Just because your favorite sitcom is over doesn't mean you need to flip off that fancy new flat-screen TV set. Seattle startup GalleryPlayer Media...
Just because your favorite sitcom is over doesn’t mean you need to flip off that fancy new flat-screen TV set.
Seattle startup GalleryPlayer Media Networks believes these thin, wall-hanging panels are ideal frames for a digital art gallery.
The company has developed a technology to transform art, photos and other images into a digital format that can be displayed — oil brush strokes and original colors intact — on any size screen. It has signed more than 20 licensing deals with major image sources, including National Geographic, the Time/Life Picture Collection and the Andy Warhol Foundation.
Monday, the company plans to announce it has secured its first $4 million in venture capital, with the investment led by Menlo Ventures, the Silicon Valley venture-capital firm in Menlo Park, Calif.
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Some of the art and images GalleryPlayer manages have never been available for the mass market because of copyright issues. The company has found a way to copy-protect the images, so that no one can reproduce and resell them.
Much as they would access a digital music playlist, consumers can download images and create their own galleries to display in their living rooms. Depending on the consumer’s mood, visions of Venice waterways, samples of Picasso’s masterpieces or a glimpse at the man on the moon can flash above the couch.
“Why have that dark space when you could have something that really adds to the room?” said Chief Executive Craig Husa.
Provides digital images for high-definition display
Headquarters: Seattle, in Pioneer Square
Formed: January 2003
Formerly known as: RGB Labs, BeOn Media
CEO: Craig Husa
Web site: www.galleryplayer.com
With cellphone ringtones turning into a multibillion-dollar business and new chic technology appearing each month, GalleryPlayer is tapping into the consumer’s desire to add a little artistic pizzazz to tech products.
It is supplying high-definition images via the Internet, and very recently, through cable and satellite networks.
Images from the Web have too low a resolution; projected onto a wall, they would look fuzzy.
GalleryPlayer’s biggest competitor is Roku Labs, a California company that uses hardware called a PhotoBridge. Through the unit, consumers can insert slides of images or a digital camera card to show off on the TV screen.
GalleryPlayer images cost the consumer $7.99 to $19.99 for 5 to 15 images, or $1.99 for singles, which are available now through Windows Media Center.
The flat-screen TV has to be hooked up to a computer with high-speed Internet to display the images, which cannot be printed out.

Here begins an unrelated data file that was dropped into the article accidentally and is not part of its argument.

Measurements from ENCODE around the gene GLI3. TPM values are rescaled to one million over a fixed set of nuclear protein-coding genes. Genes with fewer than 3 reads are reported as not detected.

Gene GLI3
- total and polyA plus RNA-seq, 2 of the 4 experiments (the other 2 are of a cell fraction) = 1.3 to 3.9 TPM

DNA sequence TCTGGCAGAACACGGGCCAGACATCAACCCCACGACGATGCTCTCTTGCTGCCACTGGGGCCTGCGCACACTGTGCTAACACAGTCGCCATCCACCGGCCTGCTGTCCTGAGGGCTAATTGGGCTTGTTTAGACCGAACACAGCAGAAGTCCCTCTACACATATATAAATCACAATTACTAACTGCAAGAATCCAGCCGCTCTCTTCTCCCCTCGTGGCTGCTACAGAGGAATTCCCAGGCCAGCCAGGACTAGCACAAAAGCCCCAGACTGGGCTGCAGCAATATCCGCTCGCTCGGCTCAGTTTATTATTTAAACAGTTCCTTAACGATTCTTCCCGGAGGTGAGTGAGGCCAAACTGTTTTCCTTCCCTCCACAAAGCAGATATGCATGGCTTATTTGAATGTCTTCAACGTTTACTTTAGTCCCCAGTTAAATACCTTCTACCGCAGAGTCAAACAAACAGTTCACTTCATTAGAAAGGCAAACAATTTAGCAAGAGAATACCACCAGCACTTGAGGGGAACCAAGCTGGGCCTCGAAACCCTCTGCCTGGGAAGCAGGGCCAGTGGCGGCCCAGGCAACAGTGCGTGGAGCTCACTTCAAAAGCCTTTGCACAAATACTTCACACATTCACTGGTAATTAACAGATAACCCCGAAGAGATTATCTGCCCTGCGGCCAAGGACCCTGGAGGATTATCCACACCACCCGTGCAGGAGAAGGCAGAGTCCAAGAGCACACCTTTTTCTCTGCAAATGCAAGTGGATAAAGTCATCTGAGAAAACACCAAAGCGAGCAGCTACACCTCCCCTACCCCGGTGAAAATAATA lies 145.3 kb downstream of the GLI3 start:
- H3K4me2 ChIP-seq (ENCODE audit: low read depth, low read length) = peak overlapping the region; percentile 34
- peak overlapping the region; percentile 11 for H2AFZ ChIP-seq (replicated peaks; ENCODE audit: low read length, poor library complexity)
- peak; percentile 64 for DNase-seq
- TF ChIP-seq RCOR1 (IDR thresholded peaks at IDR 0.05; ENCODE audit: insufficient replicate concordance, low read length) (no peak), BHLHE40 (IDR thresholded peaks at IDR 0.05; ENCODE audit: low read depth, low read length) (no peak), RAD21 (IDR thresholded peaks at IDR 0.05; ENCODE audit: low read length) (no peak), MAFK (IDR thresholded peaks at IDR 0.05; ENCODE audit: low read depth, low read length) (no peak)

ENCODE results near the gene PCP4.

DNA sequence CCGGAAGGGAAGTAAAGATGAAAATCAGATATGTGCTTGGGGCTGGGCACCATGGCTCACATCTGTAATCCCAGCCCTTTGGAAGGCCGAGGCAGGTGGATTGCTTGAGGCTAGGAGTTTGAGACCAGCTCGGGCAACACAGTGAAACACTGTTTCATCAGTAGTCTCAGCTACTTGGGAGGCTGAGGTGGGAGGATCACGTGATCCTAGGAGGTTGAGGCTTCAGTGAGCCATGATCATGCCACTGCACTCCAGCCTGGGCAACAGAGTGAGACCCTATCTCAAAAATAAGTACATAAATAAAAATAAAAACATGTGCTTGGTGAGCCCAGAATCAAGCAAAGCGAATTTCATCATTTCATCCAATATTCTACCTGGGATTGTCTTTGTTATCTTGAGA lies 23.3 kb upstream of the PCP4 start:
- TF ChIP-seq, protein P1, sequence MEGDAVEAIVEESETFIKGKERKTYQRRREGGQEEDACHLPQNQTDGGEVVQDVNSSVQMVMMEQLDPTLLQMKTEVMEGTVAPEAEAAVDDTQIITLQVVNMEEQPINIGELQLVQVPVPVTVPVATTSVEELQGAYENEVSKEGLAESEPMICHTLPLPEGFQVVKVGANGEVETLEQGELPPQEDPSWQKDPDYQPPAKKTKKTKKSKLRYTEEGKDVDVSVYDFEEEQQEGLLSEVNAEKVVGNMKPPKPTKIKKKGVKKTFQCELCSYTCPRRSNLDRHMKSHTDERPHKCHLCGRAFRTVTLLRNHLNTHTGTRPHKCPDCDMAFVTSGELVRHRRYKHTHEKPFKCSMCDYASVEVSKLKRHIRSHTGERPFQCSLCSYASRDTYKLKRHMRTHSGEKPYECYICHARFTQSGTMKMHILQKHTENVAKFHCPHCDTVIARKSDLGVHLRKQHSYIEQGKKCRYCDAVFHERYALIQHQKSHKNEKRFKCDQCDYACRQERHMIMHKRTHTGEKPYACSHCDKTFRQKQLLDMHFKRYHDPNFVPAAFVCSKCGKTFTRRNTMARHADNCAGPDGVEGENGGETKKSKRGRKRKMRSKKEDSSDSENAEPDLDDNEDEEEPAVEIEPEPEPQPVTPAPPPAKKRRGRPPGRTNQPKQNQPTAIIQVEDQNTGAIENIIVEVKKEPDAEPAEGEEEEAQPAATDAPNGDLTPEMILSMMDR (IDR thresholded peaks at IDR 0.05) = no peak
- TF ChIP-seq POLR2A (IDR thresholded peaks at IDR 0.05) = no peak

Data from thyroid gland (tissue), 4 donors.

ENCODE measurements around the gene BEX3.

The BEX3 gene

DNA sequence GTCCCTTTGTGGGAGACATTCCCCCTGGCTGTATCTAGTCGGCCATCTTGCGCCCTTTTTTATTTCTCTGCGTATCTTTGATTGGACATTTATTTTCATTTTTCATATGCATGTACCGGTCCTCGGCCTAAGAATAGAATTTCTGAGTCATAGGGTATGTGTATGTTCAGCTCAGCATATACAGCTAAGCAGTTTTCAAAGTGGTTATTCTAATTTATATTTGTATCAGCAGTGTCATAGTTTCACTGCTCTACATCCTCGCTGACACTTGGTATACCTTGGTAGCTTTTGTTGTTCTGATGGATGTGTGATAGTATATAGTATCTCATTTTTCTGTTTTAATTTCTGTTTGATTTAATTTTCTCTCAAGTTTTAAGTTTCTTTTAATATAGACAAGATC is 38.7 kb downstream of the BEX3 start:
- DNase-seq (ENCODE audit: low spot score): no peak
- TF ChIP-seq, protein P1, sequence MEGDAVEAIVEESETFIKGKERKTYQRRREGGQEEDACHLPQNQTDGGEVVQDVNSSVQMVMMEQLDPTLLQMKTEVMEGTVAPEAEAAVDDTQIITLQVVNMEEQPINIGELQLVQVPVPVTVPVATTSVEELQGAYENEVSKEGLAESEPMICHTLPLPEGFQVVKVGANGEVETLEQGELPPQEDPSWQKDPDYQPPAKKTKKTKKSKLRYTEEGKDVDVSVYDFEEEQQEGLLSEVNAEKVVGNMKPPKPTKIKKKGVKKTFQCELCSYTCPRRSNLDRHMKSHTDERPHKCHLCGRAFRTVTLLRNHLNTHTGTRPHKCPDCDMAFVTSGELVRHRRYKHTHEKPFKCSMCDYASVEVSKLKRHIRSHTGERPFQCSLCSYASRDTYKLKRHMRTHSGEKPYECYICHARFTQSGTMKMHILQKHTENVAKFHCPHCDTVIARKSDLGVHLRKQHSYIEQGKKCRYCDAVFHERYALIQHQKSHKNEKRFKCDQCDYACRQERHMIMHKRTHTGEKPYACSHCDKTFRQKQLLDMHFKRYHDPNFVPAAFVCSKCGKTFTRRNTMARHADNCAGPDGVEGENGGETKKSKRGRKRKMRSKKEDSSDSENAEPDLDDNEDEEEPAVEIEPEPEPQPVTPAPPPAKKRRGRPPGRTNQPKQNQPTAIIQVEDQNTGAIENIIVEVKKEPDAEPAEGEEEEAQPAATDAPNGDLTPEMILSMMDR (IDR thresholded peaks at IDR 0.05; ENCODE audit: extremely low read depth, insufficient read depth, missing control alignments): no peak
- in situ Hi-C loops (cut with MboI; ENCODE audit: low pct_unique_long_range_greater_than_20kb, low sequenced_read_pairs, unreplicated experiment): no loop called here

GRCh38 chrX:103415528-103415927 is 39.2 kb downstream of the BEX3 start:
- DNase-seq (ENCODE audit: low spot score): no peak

Cable providers may offer the images as part of the basic package, but that varies with the provider, said Husa.
The company was founded 2 1/2 years ago by Scott Lipsky, who bought a flat-screen TV and wanted to display artwork on it.
A former vice president at Amazon.com and founder of an Internet ad agency, Lipsky found it was nearly impossible to do so without paying exorbitant amounts of money. So he started GalleryPlayer with $6 million in angel funding.
The company plans to use the $4 million in venture capital to contract with more image sources and expand the database of gallery selection. The money will also be used to expand GalleryPlayer’s presence on cable and satellite TV, which the company hopes will be available in Seattle in six months, said Husa.
The company declined to disclose financial information but said it expects to be profitable by the end of next year. It wants to expand from 24 to 30 employees by the end of the year, with an emphasis on marketing.
Rob Enderle, principal analyst of the Enderle Group, said the service is the only one on the market for high-definition displays, and consumers are likely to use it to show off the hardware that, on average, starts at about $1,000.
Analysts expect the flat-panel market to grow to 51 million units sold by the end of this year worldwide, and to 370 million units in 2009.
But even as prices drop, Enderle warns that GalleryPlayer’s images may not become the TV default standard that company seeks.
“How many people really buy that much art?” he said. “As the market moves more mainstream, and millions buy into hi-def, there will only will be a percentage that go for a service like this.”
But those who have invested in GalleryPlayer are confident every consumer will immediately be attracted to the service.
“The purpose of this is sort of the passive-viewing experience. When you turn off your TV, what are the images that appeal to you as an individual?” said Shawn Carolan, managing director of Menlo Ventures.
“There will be value to have art on the wall for years to come,” said Husa.
Christina Siderius: 206-515-5066 or firstname.lastname@example.org